The added value of real options analysis for climate change adaptation

1st paper from the SEASCApe-II project

The added value of real option analysis for climate change adaptation (Wreford etal., 2020).

SEASCApe-II is all about compound risks and flexible adaptation strategies at the Baltic Sea coast. For us, this means that things are getting much more complex than in phase I of the SEASCApe project, where life was relatively easy with simpler statistics and adaptive decision-making in a footnote. Combining these additional dimensions for local case studies will be challenging. As we have to wait for each other’s outputs, some work in the individual work packages has to be performed first till we can get to the most exciting part of integrating hazard, impacts and flexible adaptation strategies. The economic valuation approaches for the latter are diverse and heavily debated. WIREs Climate Change has picked up on this debate, and presents a little opinion battle on the use of these so-called real options analysis (ROA) methods. It contrasts two opinion articles in the Early View section, one arguing against and one arguing in favour of the use of ROA methods. Given the work to be done in Seascape II, I clearly did not mind to join the latter provided that one does not start from a model and fits the adaptation decision and context to it, rather than vice versa:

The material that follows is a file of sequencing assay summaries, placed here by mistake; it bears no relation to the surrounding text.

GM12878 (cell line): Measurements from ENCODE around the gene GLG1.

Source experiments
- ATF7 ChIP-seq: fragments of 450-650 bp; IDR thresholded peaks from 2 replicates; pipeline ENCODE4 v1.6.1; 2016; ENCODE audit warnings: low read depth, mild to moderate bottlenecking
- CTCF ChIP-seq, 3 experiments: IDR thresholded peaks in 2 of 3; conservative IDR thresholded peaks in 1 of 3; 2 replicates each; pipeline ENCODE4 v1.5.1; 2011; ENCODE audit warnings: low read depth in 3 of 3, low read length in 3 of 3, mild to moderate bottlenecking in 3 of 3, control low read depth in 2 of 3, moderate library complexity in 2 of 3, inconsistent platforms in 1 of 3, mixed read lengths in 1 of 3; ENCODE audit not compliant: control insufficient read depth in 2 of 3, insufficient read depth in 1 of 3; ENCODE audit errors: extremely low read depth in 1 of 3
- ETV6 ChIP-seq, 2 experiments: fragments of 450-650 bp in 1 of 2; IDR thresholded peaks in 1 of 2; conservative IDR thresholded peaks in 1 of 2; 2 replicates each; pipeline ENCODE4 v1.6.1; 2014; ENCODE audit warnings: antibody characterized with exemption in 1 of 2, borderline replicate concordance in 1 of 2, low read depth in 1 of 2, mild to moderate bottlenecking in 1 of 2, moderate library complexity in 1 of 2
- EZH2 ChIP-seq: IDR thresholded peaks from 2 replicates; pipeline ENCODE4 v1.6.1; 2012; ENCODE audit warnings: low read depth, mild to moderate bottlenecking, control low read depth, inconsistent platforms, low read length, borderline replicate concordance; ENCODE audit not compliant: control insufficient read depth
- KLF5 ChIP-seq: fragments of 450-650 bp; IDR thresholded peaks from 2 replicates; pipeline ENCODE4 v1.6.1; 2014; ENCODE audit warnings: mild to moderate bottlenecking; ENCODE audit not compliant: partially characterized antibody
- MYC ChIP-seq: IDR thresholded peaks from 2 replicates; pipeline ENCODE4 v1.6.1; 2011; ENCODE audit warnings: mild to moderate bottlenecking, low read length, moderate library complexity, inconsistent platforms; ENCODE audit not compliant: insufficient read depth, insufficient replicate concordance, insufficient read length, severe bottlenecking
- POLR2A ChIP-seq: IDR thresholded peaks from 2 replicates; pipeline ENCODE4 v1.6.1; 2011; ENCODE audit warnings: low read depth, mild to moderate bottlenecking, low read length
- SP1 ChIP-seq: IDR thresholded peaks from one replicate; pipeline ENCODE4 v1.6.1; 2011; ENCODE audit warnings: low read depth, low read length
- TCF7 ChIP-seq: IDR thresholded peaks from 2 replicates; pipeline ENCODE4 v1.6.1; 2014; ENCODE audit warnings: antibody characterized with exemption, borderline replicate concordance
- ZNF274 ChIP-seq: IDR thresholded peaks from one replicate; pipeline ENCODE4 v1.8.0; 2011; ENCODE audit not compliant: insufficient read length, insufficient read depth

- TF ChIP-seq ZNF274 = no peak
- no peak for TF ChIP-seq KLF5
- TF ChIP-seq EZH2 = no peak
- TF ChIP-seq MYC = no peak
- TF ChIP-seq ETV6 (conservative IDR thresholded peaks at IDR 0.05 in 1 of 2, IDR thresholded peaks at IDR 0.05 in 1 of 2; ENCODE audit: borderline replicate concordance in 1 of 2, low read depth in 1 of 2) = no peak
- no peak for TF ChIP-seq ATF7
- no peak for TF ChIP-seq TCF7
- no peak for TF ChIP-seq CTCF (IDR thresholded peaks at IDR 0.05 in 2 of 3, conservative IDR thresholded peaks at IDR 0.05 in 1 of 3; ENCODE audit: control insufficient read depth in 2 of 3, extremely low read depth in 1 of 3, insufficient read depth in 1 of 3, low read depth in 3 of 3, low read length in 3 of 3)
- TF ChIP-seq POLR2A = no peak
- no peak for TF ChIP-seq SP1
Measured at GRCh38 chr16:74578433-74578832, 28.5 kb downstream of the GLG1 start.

Wreford A, R. Dittrich, and T.D. van der Pol (2020), The added value of real options analysis for climate change adaptation,  WIREs Climate Change, e642, doi: 10.1002/wcc.642.